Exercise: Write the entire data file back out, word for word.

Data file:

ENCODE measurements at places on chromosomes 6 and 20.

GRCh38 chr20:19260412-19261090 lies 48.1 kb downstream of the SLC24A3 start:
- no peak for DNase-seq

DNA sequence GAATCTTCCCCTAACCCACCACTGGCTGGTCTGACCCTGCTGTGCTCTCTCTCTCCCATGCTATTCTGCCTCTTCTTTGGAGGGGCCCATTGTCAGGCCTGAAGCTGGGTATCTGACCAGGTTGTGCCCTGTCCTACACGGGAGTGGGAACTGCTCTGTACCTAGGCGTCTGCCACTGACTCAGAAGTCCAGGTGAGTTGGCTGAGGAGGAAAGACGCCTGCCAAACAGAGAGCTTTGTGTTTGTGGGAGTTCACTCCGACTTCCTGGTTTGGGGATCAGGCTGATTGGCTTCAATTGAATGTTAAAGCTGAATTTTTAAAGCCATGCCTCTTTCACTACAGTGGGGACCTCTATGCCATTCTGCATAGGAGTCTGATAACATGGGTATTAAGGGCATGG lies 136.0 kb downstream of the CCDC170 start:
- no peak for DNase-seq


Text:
ENCODE measurements at places on chromosomes 6 and 20.

GRCh38 chr20:19260412-19261090 lies 48.1 kb downstream of the SLC24A3 start:
- no peak for DNase-seq

DNA sequence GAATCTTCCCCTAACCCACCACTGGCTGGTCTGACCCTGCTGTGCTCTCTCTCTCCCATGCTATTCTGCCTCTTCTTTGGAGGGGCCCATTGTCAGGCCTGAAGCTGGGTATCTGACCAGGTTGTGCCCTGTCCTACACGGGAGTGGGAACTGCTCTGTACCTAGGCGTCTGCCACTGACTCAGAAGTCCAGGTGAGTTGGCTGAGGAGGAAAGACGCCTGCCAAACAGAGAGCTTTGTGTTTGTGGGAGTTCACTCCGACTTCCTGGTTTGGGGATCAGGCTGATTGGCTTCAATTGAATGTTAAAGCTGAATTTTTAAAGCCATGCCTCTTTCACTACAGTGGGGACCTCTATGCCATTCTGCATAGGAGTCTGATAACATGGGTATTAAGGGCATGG lies 136.0 kb downstream of the CCDC170 start:
- no peak for DNase-seq